Roy Lichtenstein. Girl with Ball. 1961

Roy Lichtenstein

Girl with Ball

1961

Medium
Oil on canvas
Dimensions
60 1/4 x 36 1/4" (153 x 91.9 cm)
Credit
Gift of Philip Johnson
Object number
421.1981
Department
Painting and Sculpture
This work is on view on Floor 5, with 8 other works online.
Roy Lichtenstein has 122 works online.
There are 2,314 paintings online.

Lichtenstein took the image for Girl with Ball straight from an advertisement for a hotel in Pennsylvania's Pocono Mountains. In pirating it, however, he transformed the photographic image, using a painter's version of the techniques of the comic-strip artist. The resulting simplifications intensify the artifice of the picture, concentrating its careful evocation of fun in the sun. The girl’s round mouth is more doll-like than female; any sex appeal she had has become as plastic as her beach ball.

Gallery label from 2011

Lichtenstein took the image for Girl with Ball straight from an advertisement, for a hotel in the Pocono Mountains. In pirating the image, however, he transformed it, submitting the ad's photograph to the techniques of the comic-strip artist and printer—and transforming those techniques, too, into a painter's versions of them. The resulting simplifications intensify the artifice of the picture, curdling its careful dream of fun in the sun. The girl's rounded mouth is more doll-like than female; any sex appeal she had has become as plastic as her beach ball.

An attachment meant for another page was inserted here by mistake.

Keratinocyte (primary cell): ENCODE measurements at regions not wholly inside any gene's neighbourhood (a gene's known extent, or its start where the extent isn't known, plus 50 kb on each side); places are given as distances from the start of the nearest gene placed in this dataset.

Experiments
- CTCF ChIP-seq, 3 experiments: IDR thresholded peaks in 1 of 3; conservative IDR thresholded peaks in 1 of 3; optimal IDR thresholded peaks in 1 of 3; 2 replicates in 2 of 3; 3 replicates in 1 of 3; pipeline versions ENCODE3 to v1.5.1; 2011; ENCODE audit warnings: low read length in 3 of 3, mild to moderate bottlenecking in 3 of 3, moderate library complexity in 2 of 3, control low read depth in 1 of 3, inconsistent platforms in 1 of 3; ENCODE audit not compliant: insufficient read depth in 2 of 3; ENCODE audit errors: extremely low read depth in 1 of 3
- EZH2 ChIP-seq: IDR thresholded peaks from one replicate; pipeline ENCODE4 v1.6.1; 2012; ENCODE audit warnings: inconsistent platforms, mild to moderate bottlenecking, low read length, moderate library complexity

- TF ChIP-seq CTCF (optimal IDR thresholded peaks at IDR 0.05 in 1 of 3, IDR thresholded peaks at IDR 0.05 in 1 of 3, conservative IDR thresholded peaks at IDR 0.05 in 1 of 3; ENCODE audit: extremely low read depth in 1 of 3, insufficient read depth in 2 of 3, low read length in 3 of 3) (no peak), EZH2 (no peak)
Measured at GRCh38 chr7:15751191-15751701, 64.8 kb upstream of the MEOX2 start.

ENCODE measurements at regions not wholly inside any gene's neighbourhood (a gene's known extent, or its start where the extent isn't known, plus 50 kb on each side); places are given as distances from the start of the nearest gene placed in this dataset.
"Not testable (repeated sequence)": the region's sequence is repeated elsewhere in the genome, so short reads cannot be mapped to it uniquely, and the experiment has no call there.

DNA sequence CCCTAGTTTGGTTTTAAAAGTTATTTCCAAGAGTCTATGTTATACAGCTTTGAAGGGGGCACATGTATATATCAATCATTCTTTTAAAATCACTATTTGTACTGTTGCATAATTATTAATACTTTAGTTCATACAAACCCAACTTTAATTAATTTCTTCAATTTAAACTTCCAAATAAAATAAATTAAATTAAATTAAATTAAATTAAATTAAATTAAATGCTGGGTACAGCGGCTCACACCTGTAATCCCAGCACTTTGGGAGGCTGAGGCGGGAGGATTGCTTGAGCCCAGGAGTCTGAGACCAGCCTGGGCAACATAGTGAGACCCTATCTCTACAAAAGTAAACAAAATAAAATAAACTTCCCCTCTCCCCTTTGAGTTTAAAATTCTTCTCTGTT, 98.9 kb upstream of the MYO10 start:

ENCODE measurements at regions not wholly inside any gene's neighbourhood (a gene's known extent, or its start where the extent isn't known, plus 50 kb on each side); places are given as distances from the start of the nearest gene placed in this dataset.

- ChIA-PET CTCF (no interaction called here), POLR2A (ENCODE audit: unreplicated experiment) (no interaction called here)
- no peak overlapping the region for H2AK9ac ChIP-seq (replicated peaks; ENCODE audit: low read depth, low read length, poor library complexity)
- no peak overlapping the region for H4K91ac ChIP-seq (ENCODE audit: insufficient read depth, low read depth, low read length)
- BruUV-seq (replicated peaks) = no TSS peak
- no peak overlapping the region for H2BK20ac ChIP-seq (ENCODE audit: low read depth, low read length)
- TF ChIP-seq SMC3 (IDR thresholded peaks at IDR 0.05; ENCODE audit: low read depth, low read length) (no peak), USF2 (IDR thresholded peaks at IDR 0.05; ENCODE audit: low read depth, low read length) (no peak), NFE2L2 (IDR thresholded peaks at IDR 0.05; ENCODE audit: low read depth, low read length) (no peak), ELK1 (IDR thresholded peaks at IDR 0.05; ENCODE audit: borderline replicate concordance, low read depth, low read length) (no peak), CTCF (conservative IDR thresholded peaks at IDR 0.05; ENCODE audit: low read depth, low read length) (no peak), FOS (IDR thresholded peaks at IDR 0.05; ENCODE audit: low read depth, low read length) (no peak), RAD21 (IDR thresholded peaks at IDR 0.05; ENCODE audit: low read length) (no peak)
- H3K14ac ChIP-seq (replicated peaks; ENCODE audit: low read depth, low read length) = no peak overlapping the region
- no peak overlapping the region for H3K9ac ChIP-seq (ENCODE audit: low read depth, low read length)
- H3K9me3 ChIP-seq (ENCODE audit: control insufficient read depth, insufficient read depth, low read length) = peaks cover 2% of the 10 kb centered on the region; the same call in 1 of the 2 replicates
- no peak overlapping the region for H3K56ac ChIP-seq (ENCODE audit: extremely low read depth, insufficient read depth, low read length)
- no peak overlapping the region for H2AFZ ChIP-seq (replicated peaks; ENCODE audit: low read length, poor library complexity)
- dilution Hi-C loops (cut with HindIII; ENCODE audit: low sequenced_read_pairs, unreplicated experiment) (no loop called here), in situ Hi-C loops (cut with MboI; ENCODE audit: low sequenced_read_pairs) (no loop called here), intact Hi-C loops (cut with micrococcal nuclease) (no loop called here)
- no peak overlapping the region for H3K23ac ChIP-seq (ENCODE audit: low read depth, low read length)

In choosing the banal subject matter of paintings like Girl with Ball, Lichtenstein challenged the aesthetic orthodoxy of the time, still permeated by the spiritual and conceptual ambitions of Abstract Expressionism. The moral seriousness of art, and art's longevity, seemed foreign to this cheap, transient ad from the consumer marketplace, a sector of roiling turnover. Startling though the image was as an artwork, in fact, as advertising it was already old-fashioned—so that Lichtenstein's painting admits of a certain nostalgia. His simulation of printing similarly robs the technology of the polish it had already achieved: overstating the dots of the Benday process, and limiting his palette to primary colors, he exaggerates the limitations of mechanical reproduction, which becomes as much the subject of the painting as the girl herself.

Publication excerpt from The Museum of Modern Art, MoMA Highlights, New York: The Museum of Modern Art, revised 2004, originally published 1999, p. 238

If you would like to reproduce an image of a work of art in MoMA's collection, or an image of a MoMA publication or archival material (including installation views, checklists, and press releases), please contact Art Resource (publication in North America) or Scala Archives (publication in all other geographic locations).

If you would like to license audio or video footage produced by MoMA, please contact Scala Archives (all geographic locations) at firenze@scalarchives.com.

If you would like to reproduce text from a MoMA publication or moma.org, please email text_permissions@moma.org. If you would like to publish text from MoMA's archival materials, please fill out this permission form and send to archives@moma.org.

This record is a work in progress. If you have additional information or spotted an error, please send feedback to digital@moma.org.